I've previously written about using roles as partial classes and that's what makes this work.

In OO programming, you generally want to avoid a God Object. This is generally good advice, but when you're creating an MMORPG, the vast majority of behavior is driven by characters. Even if you have something like a box exploding, it's seen as a cheap deus ex machina if you don't give characters some forewarning. Everything must revolve around the character. Character, character, character. Narcissism is more than a virtue here, it's a requirement lest the game quickly becomes seen as random gibberish.

Thus, whatever class (assuming OO programming or something conceptually similar) represents the character takes on a lot of responsibility. Thus, the Character class is practically forced to represent a God Object. Ordinarily this is seen as bad, but in some of my first attempts to distribute responsibilities and avoid God Objects I wrote monstrosities like this:


Thus, the responsibility to accept a mission fell on the mission itself, not the character. This is bad because missions don't accept characters; characters accept missions! Linguistically, this is the difference between SVO (subject, verb, object) and OVS (object, verb, subject). If you arbitrarily mix linguistic typologies when programming, you're going to confuse the hell out of maintenance programmers (/me waves at PHP). However, if you decide to shove every possible character behavior into the character class, you'll have this huge mess of a class that's hard to follow.

The latter concern suggests roles to separate behavior from the class, but roles are typically viewed a behaviors (or interfaces) that are shared amongst unrelated classes. I have struggled with this issue quite a bit and realized that there's no reason a role needs to be shared behavior. Think about roles: they're generally viewed as behaviors that apply to a list of classes. Think about a list. A list is "zero or more elements". A role suggests two or more classes you can apply it to. Obviously, a role you can't apply is dead code, so "zero classes" is right out, but why not a one-element role? Why can't a role be applied to only one class if you only (as of now) envision one class needing that behavior? I've taken the idea of roles and something called "partial classes" (generally a compiler artifact) and started implementing hand-crafted partial classes. Now developers can look at subsets of character behavior. Here is the current set of roles applied to the Character class:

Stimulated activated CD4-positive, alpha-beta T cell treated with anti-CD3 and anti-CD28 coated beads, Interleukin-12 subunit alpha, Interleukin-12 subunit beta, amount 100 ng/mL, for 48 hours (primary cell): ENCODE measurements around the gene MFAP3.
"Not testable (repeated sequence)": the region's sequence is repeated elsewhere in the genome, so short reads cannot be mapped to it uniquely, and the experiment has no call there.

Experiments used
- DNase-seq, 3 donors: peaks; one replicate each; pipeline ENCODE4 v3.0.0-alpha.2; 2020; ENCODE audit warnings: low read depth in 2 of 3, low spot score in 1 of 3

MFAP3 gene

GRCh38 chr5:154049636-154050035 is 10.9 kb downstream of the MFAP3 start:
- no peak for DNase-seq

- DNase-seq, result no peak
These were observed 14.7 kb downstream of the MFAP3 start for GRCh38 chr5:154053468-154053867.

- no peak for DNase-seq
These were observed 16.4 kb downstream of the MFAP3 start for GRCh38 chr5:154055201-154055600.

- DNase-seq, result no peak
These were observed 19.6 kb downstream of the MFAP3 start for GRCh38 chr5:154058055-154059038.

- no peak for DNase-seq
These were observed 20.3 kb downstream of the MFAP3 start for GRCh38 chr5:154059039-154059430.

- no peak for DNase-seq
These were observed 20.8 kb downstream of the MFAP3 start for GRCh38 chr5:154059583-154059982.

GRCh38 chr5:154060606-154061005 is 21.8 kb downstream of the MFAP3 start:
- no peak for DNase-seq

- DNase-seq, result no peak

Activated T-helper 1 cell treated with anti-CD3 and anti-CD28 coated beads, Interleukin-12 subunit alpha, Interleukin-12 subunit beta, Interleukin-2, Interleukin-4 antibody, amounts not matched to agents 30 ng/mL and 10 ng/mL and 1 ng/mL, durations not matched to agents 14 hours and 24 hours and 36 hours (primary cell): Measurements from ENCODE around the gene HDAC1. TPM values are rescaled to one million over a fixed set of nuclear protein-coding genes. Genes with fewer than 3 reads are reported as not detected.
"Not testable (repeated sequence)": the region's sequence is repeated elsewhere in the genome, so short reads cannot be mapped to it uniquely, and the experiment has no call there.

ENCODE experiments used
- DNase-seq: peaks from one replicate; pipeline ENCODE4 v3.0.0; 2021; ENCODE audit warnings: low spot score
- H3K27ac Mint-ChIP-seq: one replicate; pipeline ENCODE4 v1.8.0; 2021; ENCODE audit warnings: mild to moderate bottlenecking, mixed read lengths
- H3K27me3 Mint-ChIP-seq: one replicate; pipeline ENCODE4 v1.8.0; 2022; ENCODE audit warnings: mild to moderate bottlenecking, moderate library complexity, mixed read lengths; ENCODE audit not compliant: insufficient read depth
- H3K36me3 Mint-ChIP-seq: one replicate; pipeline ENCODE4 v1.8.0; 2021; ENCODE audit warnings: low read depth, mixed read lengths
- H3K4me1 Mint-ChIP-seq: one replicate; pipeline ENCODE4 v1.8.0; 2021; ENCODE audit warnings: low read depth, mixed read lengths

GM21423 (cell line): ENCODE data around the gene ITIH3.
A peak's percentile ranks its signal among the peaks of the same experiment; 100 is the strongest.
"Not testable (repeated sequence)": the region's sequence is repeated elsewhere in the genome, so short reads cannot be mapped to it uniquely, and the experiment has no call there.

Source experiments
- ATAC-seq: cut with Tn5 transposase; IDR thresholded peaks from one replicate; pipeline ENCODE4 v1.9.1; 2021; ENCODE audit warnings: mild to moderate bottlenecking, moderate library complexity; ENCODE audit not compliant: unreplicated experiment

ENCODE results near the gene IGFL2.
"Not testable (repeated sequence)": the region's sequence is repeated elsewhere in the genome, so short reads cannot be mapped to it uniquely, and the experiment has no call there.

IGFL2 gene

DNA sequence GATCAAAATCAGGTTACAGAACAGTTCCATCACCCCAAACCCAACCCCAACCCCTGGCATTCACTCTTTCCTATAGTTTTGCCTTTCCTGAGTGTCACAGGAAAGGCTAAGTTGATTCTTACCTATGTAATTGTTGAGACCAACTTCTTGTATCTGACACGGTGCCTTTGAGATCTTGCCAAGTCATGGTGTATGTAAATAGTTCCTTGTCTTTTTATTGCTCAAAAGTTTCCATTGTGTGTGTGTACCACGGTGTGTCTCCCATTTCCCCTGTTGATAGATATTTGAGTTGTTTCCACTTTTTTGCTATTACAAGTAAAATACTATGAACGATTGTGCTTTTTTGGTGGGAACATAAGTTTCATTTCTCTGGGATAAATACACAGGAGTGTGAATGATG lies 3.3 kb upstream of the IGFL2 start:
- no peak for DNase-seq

with qw(

I wrote the caching role and Yaroslav, one of our developers, wrote the ShipPiloting role, but all of the others are true partial classes that only impact characters. Do you want to know how a character manages their inventory? Glance at the above list and you know where to find the relevant behavior. The same goes for missions, drugs, combat, and so on (note that the movement partial class might eventually extend to a true role, but I will not solve that problem until we encounter it). Using roles as partial classes allows me to take the possible related behaviors of a single class and group them logically. By using partial classes, this: